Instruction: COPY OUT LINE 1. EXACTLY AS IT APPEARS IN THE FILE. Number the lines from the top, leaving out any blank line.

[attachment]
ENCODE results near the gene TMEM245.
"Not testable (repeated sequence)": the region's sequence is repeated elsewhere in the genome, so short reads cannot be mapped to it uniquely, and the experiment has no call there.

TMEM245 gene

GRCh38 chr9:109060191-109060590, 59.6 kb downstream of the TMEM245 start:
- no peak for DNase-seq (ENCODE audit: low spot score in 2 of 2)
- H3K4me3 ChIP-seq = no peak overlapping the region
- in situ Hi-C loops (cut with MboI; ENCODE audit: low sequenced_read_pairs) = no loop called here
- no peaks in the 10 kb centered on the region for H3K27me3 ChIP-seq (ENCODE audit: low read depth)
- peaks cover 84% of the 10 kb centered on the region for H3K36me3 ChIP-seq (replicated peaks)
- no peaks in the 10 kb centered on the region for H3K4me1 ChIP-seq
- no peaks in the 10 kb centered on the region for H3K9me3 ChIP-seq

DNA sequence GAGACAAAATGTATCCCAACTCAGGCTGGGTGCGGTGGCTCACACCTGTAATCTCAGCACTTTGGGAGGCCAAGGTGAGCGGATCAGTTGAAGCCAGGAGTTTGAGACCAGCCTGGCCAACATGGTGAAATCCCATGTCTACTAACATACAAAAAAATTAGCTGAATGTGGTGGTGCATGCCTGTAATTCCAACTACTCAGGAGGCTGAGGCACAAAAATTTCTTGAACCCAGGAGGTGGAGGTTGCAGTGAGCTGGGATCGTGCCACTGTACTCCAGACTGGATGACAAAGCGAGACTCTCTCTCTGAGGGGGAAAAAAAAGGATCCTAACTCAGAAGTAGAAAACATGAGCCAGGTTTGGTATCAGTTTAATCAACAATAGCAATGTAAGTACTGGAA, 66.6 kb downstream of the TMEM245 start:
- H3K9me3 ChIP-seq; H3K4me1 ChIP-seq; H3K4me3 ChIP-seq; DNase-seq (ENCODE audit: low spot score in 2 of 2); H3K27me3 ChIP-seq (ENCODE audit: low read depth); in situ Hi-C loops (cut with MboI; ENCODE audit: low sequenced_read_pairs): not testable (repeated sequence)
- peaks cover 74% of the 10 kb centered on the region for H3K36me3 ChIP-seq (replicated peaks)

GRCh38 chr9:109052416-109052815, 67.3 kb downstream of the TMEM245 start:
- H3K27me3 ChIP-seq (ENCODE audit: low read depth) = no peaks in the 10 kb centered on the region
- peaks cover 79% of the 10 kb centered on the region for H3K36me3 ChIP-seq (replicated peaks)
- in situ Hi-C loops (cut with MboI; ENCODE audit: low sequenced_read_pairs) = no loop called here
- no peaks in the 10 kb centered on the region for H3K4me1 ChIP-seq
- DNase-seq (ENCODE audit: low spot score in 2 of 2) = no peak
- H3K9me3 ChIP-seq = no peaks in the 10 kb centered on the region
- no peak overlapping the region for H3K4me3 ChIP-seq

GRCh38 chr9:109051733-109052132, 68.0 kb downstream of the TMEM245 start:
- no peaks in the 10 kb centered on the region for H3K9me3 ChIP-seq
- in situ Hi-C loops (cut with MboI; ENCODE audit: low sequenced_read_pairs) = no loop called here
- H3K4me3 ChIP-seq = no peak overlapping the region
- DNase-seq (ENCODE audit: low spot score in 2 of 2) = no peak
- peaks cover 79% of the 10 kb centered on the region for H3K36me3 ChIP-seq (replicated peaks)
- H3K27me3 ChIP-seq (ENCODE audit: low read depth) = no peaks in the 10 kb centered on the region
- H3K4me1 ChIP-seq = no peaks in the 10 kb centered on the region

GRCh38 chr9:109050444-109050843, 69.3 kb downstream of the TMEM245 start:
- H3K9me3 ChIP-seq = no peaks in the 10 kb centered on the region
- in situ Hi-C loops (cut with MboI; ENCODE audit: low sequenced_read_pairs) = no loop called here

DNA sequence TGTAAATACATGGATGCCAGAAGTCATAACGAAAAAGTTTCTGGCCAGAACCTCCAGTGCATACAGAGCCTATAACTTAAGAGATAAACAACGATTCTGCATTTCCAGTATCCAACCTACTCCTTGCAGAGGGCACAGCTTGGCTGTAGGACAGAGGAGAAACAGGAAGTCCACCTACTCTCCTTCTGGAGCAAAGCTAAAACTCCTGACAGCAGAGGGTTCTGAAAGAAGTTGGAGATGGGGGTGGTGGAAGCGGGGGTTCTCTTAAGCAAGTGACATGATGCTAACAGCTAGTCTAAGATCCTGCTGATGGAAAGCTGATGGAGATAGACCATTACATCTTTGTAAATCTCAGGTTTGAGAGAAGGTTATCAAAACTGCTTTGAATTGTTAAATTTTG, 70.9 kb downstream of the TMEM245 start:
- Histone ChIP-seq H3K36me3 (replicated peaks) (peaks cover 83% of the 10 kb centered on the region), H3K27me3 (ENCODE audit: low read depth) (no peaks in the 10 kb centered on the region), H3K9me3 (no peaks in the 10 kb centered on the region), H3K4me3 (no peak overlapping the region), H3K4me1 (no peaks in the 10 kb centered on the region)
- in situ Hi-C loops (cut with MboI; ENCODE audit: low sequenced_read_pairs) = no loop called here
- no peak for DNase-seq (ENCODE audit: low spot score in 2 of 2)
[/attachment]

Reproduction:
ENCODE results near the gene TMEM245.